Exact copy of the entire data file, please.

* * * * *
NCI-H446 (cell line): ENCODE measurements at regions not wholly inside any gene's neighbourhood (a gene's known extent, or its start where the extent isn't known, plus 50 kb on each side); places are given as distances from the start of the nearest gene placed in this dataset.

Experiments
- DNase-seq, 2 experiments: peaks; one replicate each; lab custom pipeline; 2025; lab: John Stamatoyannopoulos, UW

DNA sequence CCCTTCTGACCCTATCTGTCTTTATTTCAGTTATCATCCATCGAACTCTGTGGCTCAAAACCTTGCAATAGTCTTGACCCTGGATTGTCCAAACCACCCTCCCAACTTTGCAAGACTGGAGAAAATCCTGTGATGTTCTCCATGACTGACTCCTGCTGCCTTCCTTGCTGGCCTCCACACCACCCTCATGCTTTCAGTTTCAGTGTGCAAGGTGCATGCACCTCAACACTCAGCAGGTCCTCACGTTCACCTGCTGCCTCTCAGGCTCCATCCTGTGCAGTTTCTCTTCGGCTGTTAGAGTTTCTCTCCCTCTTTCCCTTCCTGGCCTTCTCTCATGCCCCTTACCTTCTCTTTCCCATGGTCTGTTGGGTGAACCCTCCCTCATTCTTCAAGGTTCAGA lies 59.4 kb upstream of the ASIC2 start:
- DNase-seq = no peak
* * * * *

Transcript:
NCI-H446 (cell line): ENCODE measurements at regions not wholly inside any gene's neighbourhood (a gene's known extent, or its start where the extent isn't known, plus 50 kb on each side); places are given as distances from the start of the nearest gene placed in this dataset.

Experiments
- DNase-seq, 2 experiments: peaks; one replicate each; lab custom pipeline; 2025; lab: John Stamatoyannopoulos, UW

DNA sequence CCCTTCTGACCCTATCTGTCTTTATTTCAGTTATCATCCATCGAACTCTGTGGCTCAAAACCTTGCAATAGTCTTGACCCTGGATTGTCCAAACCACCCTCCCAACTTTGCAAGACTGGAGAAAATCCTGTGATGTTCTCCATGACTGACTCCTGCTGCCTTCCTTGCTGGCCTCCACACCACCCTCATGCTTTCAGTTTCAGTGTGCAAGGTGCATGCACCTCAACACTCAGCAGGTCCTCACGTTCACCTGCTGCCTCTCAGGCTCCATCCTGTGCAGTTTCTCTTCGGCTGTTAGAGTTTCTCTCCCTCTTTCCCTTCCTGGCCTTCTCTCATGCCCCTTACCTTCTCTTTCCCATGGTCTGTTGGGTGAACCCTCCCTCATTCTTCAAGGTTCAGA lies 59.4 kb upstream of the ASIC2 start:
- DNase-seq = no peak